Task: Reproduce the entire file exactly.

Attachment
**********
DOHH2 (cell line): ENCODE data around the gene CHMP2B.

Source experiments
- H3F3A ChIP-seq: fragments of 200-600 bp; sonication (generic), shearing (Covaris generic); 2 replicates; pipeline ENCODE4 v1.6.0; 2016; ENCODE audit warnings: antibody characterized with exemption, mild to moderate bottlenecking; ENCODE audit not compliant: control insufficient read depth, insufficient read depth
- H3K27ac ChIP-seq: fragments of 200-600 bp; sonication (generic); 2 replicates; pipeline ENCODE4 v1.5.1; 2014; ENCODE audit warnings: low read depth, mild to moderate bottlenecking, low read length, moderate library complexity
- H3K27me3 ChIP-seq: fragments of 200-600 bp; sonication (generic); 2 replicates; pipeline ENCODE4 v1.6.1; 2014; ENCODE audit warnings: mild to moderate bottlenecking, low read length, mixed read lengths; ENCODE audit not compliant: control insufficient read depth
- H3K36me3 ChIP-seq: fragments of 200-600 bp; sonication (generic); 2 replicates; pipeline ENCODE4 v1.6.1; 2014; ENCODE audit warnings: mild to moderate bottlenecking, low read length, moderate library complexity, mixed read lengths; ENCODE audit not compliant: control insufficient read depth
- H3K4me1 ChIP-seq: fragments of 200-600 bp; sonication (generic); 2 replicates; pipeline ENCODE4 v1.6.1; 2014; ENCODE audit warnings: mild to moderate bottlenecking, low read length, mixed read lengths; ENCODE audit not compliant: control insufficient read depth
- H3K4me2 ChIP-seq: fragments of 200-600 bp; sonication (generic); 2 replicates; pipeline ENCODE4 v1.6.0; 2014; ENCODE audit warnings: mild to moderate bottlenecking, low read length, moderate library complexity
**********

DOHH2 (cell line): ENCODE data around the gene CHMP2B.

Source experiments
- H3F3A ChIP-seq: fragments of 200-600 bp; sonication (generic), shearing (Covaris generic); 2 replicates; pipeline ENCODE4 v1.6.0; 2016; ENCODE audit warnings: antibody characterized with exemption, mild to moderate bottlenecking; ENCODE audit not compliant: control insufficient read depth, insufficient read depth
- H3K27ac ChIP-seq: fragments of 200-600 bp; sonication (generic); 2 replicates; pipeline ENCODE4 v1.5.1; 2014; ENCODE audit warnings: low read depth, mild to moderate bottlenecking, low read length, moderate library complexity
- H3K27me3 ChIP-seq: fragments of 200-600 bp; sonication (generic); 2 replicates; pipeline ENCODE4 v1.6.1; 2014; ENCODE audit warnings: mild to moderate bottlenecking, low read length, mixed read lengths; ENCODE audit not compliant: control insufficient read depth
- H3K36me3 ChIP-seq: fragments of 200-600 bp; sonication (generic); 2 replicates; pipeline ENCODE4 v1.6.1; 2014; ENCODE audit warnings: mild to moderate bottlenecking, low read length, moderate library complexity, mixed read lengths; ENCODE audit not compliant: control insufficient read depth
- H3K4me1 ChIP-seq: fragments of 200-600 bp; sonication (generic); 2 replicates; pipeline ENCODE4 v1.6.1; 2014; ENCODE audit warnings: mild to moderate bottlenecking, low read length, mixed read lengths; ENCODE audit not compliant: control insufficient read depth
- H3K4me2 ChIP-seq: fragments of 200-600 bp; sonication (generic); 2 replicates; pipeline ENCODE4 v1.6.0; 2014; ENCODE audit warnings: mild to moderate bottlenecking, low read length, moderate library complexity